Tope Folarin is a Nigerian-American writer based in Washington, DC. He won the Caine Prize for African Writing in 2013, and was shortlisted once again in 2016. He was also recently named to the Africa39 list of the most promising African writers under 39. He was educated at Morehouse College and the University of Oxford, where he earned two Masters degrees as a Rhodes Scholar.
A Particular Kind of Black Man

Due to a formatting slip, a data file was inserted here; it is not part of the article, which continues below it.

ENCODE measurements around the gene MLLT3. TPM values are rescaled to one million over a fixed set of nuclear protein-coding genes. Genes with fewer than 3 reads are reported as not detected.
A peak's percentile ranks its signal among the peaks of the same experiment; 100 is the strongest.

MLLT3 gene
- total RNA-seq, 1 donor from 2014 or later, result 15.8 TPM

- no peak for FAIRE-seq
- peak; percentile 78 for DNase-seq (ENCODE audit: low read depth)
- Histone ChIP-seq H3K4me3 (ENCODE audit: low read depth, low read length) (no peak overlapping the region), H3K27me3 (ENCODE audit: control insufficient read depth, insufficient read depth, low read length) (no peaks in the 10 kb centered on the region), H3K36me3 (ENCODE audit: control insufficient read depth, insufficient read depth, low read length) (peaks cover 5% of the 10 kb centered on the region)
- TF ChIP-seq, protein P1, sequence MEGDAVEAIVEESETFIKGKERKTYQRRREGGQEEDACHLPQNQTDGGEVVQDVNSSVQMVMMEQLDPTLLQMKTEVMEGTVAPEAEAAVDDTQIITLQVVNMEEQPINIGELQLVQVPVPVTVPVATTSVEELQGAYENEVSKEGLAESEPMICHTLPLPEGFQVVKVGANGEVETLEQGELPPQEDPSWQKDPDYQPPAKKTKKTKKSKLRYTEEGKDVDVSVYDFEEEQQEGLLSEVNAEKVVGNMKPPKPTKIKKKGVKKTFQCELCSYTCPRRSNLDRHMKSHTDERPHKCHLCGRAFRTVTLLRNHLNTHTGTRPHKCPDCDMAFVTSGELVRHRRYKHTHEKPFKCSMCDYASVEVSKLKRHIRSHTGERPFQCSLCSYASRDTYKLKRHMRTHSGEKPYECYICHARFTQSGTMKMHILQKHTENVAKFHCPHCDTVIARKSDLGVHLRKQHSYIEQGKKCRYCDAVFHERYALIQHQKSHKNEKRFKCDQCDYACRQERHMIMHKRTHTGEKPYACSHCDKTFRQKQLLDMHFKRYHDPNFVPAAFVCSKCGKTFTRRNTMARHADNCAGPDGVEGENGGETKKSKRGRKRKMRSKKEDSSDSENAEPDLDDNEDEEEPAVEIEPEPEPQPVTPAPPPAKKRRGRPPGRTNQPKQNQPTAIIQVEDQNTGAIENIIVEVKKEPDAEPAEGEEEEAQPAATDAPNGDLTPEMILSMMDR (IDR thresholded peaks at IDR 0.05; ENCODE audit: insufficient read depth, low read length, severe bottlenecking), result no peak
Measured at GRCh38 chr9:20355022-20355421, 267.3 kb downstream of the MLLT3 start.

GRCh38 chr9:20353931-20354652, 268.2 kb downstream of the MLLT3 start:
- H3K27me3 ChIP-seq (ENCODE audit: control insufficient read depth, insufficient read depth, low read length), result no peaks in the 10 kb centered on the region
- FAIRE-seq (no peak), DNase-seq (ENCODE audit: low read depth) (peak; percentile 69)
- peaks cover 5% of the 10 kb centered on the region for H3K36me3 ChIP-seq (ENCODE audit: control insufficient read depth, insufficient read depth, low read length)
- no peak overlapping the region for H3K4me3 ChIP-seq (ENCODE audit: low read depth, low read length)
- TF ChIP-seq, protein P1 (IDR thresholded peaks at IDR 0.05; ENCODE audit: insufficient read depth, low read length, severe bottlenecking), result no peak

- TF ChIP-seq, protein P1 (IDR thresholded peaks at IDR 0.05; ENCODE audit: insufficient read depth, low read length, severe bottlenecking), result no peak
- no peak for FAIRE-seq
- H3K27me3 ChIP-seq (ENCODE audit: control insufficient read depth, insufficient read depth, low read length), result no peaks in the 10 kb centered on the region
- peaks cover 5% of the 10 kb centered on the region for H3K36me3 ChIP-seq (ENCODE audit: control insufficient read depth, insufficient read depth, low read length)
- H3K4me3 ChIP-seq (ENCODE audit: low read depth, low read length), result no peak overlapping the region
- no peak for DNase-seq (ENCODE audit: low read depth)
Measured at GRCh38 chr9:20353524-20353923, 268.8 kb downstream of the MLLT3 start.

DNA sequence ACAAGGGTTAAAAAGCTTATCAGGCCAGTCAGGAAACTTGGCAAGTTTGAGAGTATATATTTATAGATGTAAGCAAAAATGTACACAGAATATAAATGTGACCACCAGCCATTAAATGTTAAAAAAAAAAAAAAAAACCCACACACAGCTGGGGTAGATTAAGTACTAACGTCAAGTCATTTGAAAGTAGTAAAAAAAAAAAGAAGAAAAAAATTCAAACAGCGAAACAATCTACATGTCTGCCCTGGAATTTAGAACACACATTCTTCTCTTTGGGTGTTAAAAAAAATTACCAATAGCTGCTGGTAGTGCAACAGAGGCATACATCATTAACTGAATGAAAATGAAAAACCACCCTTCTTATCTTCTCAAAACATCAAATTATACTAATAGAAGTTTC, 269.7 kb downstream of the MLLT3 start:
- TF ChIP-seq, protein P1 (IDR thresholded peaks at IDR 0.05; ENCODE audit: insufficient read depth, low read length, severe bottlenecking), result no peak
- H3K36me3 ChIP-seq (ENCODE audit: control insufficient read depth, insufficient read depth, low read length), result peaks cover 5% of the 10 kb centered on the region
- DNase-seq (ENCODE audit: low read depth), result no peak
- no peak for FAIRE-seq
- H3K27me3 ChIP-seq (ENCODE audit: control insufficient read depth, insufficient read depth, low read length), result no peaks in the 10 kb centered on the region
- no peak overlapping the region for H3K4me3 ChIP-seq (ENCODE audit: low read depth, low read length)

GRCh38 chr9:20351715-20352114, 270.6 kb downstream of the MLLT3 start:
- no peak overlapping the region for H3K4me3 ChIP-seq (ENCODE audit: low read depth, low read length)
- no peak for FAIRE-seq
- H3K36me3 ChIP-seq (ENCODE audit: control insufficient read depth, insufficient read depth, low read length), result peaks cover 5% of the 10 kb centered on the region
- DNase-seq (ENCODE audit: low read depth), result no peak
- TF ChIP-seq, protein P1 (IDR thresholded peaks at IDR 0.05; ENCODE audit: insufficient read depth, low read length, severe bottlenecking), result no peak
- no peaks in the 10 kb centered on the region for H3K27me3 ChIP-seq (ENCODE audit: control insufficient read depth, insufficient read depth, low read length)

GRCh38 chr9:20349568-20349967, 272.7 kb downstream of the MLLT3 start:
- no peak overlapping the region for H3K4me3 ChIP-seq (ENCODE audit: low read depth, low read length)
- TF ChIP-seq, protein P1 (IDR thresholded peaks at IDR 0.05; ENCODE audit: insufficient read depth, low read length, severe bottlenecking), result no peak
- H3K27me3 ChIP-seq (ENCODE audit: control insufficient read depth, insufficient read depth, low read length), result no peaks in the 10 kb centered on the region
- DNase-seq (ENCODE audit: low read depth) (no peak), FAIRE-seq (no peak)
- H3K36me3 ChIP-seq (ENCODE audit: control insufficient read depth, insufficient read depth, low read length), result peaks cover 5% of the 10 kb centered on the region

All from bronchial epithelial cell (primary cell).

Small-town Utah has never felt like home for Tunde Akinola—classmates touch his hair and wonder why the brown won’t rub off his skin. While his ever-optimist father clings to his American dream, his mother battles demons of schizophrenia that eventually consume her when she flees to Nigeria. Tunde spends the rest of his childhood searching for connection that can help make sense of his tumultuous past—to the Nigerian grandmother who keeps him tethered to a home he’s never known; to the opaque stepmother and stepbrothers he gains when his father remarries; to the Utah residents who mock his father’s accent; to his Texas middle school’s crowd of African-Americans; to intoxicating and resolute young love. In so doing, he discovers something that sends him on a journey away from everything he has known.